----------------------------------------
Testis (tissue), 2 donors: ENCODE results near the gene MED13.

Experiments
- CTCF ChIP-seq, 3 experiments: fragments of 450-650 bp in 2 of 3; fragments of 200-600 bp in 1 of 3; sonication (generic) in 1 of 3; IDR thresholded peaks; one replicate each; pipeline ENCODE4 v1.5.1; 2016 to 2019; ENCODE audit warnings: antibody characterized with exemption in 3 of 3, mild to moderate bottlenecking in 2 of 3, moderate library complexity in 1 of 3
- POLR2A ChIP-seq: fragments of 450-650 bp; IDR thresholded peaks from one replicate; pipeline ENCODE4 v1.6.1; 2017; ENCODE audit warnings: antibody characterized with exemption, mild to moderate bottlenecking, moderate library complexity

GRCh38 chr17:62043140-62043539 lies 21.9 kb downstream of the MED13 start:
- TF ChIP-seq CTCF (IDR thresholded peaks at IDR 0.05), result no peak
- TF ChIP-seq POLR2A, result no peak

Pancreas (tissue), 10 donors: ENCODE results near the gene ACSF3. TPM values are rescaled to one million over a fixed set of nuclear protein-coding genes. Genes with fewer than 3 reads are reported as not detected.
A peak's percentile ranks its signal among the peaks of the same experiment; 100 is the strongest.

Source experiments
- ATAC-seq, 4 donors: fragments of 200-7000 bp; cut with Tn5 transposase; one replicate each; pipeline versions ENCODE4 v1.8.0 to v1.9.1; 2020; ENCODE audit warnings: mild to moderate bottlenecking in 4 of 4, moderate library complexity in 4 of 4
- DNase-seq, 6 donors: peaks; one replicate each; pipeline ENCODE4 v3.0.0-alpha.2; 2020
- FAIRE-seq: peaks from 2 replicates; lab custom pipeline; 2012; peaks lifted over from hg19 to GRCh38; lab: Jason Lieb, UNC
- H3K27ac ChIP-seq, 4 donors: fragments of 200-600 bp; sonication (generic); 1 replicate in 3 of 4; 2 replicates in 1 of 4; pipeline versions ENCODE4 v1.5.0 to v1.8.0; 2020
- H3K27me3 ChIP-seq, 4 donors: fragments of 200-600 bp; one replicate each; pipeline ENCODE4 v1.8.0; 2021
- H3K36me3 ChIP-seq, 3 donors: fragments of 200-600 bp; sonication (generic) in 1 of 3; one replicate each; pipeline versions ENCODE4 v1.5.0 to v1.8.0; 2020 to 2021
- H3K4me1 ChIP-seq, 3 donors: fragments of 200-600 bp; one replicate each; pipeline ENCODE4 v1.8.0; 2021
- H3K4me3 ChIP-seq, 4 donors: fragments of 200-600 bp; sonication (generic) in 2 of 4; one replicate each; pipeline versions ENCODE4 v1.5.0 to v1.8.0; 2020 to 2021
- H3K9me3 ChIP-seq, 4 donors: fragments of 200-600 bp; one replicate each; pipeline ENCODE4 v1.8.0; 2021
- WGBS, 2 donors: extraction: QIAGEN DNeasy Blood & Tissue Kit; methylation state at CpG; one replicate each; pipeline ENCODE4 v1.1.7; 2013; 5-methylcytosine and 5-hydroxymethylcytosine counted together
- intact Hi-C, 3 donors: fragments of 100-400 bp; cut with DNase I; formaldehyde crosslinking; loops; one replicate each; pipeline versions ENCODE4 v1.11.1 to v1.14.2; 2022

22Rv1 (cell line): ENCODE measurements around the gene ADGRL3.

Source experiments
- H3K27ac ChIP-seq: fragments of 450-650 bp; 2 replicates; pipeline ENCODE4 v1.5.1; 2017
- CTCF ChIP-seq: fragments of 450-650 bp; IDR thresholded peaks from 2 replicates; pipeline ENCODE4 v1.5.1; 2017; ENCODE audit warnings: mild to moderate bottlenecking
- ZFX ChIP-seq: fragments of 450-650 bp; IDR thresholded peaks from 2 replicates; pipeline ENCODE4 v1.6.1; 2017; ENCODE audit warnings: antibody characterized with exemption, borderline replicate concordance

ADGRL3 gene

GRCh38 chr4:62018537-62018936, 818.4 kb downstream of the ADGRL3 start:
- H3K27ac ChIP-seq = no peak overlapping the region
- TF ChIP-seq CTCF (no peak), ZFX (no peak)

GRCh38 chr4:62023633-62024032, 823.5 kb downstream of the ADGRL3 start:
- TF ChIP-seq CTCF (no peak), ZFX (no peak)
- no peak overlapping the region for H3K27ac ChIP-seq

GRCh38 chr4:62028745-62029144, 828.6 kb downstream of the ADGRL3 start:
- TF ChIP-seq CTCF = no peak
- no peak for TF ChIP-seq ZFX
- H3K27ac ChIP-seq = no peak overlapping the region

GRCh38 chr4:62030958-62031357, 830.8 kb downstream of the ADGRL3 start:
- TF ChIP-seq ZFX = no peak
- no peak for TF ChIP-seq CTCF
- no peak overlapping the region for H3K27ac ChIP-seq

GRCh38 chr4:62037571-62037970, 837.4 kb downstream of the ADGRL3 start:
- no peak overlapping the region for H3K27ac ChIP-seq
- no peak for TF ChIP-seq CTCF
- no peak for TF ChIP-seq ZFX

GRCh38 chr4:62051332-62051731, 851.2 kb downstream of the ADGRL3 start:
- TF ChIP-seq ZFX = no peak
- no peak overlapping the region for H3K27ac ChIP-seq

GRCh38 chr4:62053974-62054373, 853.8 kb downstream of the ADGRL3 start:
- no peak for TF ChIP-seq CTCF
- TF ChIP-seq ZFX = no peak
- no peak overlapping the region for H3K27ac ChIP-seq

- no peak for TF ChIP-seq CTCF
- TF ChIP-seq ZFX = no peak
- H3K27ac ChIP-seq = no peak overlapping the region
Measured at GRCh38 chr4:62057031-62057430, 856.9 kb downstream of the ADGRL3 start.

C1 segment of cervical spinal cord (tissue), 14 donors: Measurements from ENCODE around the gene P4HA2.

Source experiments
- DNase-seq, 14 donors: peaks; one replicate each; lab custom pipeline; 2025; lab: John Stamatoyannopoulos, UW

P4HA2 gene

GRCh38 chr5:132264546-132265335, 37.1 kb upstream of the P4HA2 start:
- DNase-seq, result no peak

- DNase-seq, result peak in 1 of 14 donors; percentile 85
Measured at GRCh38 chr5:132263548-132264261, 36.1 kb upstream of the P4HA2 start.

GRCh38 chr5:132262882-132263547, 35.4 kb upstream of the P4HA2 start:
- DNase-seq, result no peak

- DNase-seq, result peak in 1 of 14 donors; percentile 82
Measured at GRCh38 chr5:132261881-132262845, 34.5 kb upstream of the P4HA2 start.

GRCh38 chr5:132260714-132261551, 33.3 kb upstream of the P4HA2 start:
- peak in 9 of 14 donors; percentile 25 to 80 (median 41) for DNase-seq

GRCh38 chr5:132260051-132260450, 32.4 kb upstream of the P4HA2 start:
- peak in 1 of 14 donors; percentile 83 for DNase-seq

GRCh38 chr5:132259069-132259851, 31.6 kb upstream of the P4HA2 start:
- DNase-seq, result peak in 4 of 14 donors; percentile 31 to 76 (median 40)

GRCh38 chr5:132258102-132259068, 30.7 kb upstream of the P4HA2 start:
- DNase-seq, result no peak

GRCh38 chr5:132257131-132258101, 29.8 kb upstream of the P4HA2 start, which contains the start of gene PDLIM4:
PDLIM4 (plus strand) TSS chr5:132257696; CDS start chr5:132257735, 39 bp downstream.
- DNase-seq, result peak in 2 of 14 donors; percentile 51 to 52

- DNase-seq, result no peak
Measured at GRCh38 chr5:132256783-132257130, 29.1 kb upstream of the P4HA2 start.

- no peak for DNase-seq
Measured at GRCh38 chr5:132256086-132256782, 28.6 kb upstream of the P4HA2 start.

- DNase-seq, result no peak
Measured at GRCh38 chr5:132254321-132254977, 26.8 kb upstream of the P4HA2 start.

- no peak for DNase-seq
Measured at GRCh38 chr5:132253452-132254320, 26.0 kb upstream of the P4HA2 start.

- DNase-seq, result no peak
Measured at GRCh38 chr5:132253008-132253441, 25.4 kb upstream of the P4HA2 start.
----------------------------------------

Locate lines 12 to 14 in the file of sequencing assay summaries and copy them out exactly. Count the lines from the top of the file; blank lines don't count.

- DNase-seq, 6 donors: peaks; one replicate each; pipeline ENCODE4 v3.0.0-alpha.2; 2020
- FAIRE-seq: peaks from 2 replicates; lab custom pipeline; 2012; peaks lifted over from hg19 to GRCh38; lab: Jason Lieb, UNC
- H3K27ac ChIP-seq, 4 donors: fragments of 200-600 bp; sonication (generic); 1 replicate in 3 of 4; 2 replicates in 1 of 4; pipeline versions ENCODE4 v1.5.0 to v1.8.0; 2020